Women in Patna had a gala time shopping at Mahila Udyog Mela at Narayani Hall on East Boring Canal Road. The fair, which began on September 30 and concluded on October 3, saw an array of traditional products from Bengal, Karnataka, Maharashtra, Jharkhand, Rajasthan, Gujarat and Punjab.
All the 81 kiosks were packed throughout the day with youngsters checking out the recent styles. Fashion pendants having a perfect blend of both ethnic and modern look had many takers.
Leaving behind the age factor, women past their 40s were also caught spending on fashionable jewellery.
“Shopping and fashion is all about innovation. We are trying to give ourselves makeover this season. I still feel young at heart,” gushed Manju Jha, a homemaker. But the fair was not all about fashion. A kiosk full of colourful earthen lamps and oil painting gained lots of appreciation.
The attraction of the shop was wooden rangoli and flower vases depicting different chapters of Mahabharat. “I have made the diyas keeping the festive season in mind,” said Prerna Yadav, owner of the kiosk. A huge rush was noticed on the shop of jute handmade items. The jute bags, handmade stuff, nameplates and cards too had many buyers.
The bags with quotes were aesthetically printed and presented. Pallav Chandra, a fashion consultant from Bangalore and graduate from NID was excited about his designs. The collection gave tough competition to the rest of kiosks.
Better luck next time:
The cotton and silk saris had block print and pattern design on them. Pallav Chandra, design consultant from Bangalore, said: “Women of Patna are aware about the latest trends in saris. Now if they ask for a geometrical pattern then I am out of stock.” The saris were designed in such a way that it gave both traditional and contemporary look. The ranges of sari differed from Rs 2,500 to Rs 5,000.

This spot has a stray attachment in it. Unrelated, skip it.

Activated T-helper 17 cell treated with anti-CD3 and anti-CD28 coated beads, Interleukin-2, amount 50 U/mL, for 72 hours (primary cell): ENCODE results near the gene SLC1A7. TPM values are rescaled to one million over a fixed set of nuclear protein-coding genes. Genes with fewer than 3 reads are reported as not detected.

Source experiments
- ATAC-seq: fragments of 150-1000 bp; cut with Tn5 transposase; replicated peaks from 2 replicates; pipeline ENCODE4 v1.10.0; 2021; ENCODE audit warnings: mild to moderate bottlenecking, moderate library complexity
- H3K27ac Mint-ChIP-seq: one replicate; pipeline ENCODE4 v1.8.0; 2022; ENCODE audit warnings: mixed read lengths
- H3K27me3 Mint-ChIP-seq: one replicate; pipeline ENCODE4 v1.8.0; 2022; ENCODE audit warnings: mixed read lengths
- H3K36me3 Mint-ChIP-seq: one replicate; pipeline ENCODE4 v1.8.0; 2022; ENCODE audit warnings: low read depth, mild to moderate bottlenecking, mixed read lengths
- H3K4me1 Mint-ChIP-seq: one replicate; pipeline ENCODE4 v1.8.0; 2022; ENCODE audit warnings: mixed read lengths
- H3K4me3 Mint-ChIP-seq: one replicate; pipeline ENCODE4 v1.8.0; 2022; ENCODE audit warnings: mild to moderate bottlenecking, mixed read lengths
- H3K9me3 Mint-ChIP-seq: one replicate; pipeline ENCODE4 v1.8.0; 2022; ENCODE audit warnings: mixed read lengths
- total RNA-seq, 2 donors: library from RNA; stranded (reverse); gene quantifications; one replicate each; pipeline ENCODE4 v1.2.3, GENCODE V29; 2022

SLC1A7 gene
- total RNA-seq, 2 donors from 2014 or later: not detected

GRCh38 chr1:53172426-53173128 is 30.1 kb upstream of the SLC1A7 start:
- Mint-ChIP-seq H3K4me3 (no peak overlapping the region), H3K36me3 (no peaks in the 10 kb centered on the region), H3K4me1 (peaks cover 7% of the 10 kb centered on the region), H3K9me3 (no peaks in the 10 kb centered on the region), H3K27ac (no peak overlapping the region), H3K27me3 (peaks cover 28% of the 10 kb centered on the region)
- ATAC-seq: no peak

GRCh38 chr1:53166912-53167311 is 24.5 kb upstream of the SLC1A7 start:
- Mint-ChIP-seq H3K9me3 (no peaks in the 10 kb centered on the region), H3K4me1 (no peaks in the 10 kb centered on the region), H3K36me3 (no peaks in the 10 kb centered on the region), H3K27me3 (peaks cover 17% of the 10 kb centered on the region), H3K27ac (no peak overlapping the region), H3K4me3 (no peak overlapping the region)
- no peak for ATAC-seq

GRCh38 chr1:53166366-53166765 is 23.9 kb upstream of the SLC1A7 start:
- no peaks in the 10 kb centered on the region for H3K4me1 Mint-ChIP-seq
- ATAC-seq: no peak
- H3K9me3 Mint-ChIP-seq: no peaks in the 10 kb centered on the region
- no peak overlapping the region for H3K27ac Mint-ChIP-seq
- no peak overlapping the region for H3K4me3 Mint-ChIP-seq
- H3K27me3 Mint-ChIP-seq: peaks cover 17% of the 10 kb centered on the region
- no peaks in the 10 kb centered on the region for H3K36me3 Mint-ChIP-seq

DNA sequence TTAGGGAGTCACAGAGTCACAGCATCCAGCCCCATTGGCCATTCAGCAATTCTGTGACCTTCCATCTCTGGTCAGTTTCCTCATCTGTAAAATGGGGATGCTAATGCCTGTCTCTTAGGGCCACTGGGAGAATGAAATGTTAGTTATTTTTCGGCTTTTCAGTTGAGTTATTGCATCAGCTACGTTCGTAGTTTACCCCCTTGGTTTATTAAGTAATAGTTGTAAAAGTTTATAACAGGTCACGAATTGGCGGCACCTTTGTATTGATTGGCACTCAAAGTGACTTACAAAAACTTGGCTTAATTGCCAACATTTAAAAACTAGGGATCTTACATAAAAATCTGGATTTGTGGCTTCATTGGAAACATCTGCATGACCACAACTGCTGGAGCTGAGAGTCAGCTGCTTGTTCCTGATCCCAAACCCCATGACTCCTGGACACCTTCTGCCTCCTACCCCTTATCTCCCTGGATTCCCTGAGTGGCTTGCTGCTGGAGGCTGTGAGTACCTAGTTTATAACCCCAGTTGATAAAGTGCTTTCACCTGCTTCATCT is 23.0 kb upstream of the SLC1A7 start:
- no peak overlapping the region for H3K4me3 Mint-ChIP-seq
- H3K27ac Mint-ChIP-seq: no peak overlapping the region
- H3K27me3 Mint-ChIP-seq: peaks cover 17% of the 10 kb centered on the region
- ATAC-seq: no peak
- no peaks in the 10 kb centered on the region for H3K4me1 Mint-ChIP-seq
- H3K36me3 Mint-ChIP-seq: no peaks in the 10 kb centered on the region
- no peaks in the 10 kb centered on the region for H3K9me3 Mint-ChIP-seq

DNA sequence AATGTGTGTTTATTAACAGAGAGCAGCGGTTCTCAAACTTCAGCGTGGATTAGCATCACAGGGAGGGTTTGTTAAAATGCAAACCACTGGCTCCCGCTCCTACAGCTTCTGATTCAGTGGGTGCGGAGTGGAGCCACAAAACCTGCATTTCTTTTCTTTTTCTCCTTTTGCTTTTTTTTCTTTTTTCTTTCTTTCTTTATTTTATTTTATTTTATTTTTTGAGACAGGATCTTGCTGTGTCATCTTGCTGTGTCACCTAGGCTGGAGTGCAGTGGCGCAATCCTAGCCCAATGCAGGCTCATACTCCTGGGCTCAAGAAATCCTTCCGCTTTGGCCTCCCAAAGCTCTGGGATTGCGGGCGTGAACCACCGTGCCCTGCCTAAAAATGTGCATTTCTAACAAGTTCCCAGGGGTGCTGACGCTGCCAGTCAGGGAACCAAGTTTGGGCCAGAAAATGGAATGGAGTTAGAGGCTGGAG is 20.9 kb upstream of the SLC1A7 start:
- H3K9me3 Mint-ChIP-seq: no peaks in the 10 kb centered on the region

Lawn fabrics are very soft and silky. Pooja Taneja, keeping winters in mind, brought some bright chiffon saris with detailed Resham thread embroidery. “People here were not aware about this fabric, but once they touched it, they loved its texture,” said Pooja, who came all the way from Lahore to display her collection. The price of the unstitched fabrics varied from Rs 1,500 to Rs 8,000.
The eye-catcher of the fair was the funky jewellery kiosk. Available in the kiosk was an enticing collection of fashion pendants that was a perfect blend of both ethnic as well as contemporary designs and patterns.
“Our fashion pendants are high in demand in the market and are known for their high visual appeal and is preferred by the fashionistas,” said Astha, who had a kiosk of fashion jewellery. The fashion pendants had designs of owl, girl, hearts, shoes and Barbie dolls and more. Keeping in mind about the pockets of the students, the price started from Rs 215 onwards. The pendants were made of metals, chiffon flowers and intricate wooden work.
Where in Patna: Sai Collection, Frazer Road
It’s high time to say no to the plastic bags. The jute bags with different style and quotation on them attracted the youngsters.
The bags were rendered a modern touch with print, detailed stone and pearl work. A new concept of handmade nameplates made it way to many homes.
Where in Patna: Sangini, Patliputra Colony